Stream Summer of the Mosquito from Monnone Alone

In quiet circles around the Internet, folks are on the edge of their seats waiting to hear the new Monnone Alone LP; the former Lucksmiths guitarist is held in high regard, and Summer of the Mosquito largely lives up to those expectations. The record is fill with mostly sunny numbers, apt for an LP with such a title…though you might find a melancholy tune hanging about. Regardless…people will fawn over this for some time, so I wanted you to be one of the first to hear it all the way through. Stream it or Buy it from these folks: Lost and Lonesome (Australia), Meritorio (Spain), Emotional Response (US), and Royal Mint (Finland). For an added bonus…you can click after the jump and read my thoughts on each track!

Summer of the Mosquito – Opening tinkering breaks way for the sunshine to drop in on the whole LP. This is where power-pop is meant to hang out, bursting with melody and lightly jangling guitar chords.

I Wanna Hide in Yesterday – I got tricked by the opening stomp here, only for Monnone to pull back the cover and reveal my favorite track on the record. This has this nostalgic feel to it, as if the punks had grown up to write pop songs. Those “yesterday” backing vocals are just the icing on the cake.

Jerry’s Can – I don’t know what it is about this song, but I can’t help but to be reminded of Beulah; it’s weird how your brain is focused and then drifts away. There’s this haziness that works through the vocals, which again adds to our summer vibe.

Cut Knuckle – I’m sorry Mark. When I pressed play it was only at 665…then it jumped to 667. This track, however, is an obvious hit. Ever since I heard it, I’ve loved the moment where Monnone sings “I won’t let it drag us in/I won’t let it break the skin.” It’s a slight change in the song’s direction but a surefire way to write a hit.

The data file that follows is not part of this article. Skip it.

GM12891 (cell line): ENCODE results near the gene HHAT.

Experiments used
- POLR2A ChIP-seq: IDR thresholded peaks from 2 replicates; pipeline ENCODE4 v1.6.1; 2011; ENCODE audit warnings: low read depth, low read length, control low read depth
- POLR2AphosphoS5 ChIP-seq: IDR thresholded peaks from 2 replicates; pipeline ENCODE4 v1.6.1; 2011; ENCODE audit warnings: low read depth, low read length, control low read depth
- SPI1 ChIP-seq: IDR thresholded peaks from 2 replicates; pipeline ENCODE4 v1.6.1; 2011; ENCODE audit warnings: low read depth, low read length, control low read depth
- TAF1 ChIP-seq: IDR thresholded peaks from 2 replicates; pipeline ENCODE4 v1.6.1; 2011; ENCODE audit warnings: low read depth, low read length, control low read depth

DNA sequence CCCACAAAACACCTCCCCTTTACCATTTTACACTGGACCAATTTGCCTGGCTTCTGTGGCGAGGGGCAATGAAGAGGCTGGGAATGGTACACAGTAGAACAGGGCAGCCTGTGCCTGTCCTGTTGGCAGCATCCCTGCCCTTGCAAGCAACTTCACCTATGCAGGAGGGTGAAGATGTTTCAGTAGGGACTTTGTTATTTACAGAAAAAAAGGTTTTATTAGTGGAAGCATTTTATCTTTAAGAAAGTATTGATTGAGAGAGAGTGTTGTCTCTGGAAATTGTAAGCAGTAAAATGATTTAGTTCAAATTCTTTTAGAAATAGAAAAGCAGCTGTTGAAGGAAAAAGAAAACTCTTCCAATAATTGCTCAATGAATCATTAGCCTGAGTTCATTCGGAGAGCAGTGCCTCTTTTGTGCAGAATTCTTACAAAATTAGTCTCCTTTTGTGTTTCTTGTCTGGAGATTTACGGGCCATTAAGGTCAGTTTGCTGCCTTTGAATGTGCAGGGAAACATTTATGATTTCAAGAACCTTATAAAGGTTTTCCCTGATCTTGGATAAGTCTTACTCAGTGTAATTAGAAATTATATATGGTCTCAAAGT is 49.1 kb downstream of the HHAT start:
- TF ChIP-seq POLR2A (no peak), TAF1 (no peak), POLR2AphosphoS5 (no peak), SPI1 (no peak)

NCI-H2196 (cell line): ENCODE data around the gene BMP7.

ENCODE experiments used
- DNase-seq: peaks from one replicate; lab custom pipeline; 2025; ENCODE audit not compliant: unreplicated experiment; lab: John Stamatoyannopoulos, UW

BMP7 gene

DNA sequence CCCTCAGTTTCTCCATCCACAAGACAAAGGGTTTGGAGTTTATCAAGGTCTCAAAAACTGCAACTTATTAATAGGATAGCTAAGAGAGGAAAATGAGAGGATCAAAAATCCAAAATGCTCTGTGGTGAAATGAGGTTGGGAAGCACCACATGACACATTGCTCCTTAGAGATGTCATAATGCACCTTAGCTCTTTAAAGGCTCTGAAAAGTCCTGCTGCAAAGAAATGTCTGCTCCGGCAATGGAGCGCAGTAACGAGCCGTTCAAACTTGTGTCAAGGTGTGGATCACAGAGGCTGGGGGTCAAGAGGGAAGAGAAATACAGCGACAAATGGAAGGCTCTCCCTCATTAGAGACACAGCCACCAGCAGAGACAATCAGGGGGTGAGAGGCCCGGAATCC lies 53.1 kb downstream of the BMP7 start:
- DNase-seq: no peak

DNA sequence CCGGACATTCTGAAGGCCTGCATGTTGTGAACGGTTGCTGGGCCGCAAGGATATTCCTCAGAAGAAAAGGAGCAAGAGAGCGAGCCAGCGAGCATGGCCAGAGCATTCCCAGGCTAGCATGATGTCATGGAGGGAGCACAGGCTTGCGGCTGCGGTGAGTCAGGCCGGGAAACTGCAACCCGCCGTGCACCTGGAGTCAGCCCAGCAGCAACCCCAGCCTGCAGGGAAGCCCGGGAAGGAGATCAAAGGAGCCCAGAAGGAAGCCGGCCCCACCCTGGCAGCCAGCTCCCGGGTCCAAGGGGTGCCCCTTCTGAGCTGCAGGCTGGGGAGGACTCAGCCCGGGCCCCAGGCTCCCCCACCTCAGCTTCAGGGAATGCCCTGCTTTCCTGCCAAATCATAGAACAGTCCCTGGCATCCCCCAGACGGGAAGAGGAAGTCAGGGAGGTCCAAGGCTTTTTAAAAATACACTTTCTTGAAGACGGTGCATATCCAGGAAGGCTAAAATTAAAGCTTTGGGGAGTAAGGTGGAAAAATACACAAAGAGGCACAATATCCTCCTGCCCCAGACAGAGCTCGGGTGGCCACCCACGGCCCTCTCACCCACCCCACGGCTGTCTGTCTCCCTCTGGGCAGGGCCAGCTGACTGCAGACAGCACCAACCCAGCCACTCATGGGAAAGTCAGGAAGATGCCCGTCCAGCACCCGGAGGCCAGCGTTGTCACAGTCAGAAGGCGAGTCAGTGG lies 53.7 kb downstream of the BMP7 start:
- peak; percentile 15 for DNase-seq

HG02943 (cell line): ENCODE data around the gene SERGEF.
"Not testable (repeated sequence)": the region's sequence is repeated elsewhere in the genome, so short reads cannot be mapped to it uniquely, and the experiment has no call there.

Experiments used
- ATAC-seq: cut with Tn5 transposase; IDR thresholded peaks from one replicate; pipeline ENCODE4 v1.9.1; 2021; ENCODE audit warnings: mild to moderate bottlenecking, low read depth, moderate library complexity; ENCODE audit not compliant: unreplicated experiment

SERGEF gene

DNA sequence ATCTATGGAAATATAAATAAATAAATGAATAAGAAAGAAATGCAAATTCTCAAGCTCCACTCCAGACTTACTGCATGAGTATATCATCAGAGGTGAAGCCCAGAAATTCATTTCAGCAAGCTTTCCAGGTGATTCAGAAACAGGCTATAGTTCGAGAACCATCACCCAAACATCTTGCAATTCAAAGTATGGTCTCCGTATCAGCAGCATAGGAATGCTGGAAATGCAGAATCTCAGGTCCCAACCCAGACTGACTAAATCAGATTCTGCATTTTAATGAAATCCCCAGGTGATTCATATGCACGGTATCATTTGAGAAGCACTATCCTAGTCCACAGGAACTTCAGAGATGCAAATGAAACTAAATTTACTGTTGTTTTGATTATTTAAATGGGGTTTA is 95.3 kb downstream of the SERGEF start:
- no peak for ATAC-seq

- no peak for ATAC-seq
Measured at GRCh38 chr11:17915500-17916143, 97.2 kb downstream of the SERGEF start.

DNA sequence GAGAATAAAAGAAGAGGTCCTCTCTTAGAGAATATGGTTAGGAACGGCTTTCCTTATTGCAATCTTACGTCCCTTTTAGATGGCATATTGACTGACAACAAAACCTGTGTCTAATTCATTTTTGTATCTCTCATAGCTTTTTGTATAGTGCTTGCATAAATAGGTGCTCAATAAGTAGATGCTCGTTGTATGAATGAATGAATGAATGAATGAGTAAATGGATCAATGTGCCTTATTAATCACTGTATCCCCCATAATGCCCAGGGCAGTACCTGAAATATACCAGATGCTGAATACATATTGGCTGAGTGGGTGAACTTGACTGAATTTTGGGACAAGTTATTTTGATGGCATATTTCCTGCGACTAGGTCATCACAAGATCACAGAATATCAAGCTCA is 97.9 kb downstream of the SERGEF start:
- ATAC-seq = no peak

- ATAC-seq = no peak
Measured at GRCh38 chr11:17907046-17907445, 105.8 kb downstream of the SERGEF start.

The Dystopian Days of Yore – This song has this pop meets psychedelic vibe to it (though admittedly, there’s hints of a similar sound earlier on) all the way to the little hint of organ; it also has this sort of throwback swagger to it that charms in a different manner. Oh, and one can’t ignore the constant alliteration within the title and the track itself. Stay tuned beyond 3 minutes for a special ride to the song’s close.

Feeling Together Feels Alright – When I listen to this track I want it to be the feature number in a high end battle of the bands, where all the bands cover this tune. I’d only invite three bands, Monnone Alone (to offer up the original), Teenage Fanclub, and Television Personalities. There’s something that makes this feel power-power-punk, and the sparkle of the guitar gets me every time.

Yo Dad – My first few runs through this record, this was the one that I wasn’t 100% sold on; I didn’t dislike it, it just took a minute or two to resonate. There’s these ‘woo-oohs’ that sold me, however, it was the way the syllables get emphasized that really got me in the end.

Tumble Downs – This was the track that made me realized how much I loved this record. I couldn’t get that guitar shuffle out of my head, nor the meandering solo in the song’s middle. It then popped into my brain that this might be my favorite track after all, but then I just decided I was wrong and that it was simple…the whole album rips. Oh! It also has a nice little instrumental outro that I thought was a nice touch.

Strollers – This track is the most obvious nod to Mark’s newly established fatherhood; having become a father not too long ago, I can definitely identify with the lyrical content in this one. It’s also the lone slow-burn on the album, giving you just a slight bit of respite from the album’s energy.

Do it Twice – As I wrote this, I went back to my favorite LPs of this year, and not one has as great a closer as this one; it not only stands alone as a single, but sort of summarizes the whole of Summer of the Mosquito. There’s hooks in the vocals, like the delivery of “I wanna make the same mistakes,” added with some punchy doo-wop backing vocals. You’ll get fuzzy riffs that seem like they’re tearing through your speaker, while also getting a slight contemplative respite around the 1.5 minute mark.

There’s my two cents. This record is great. It’s every thing I needed in my life at this very moment. I hope it’s the same for you.



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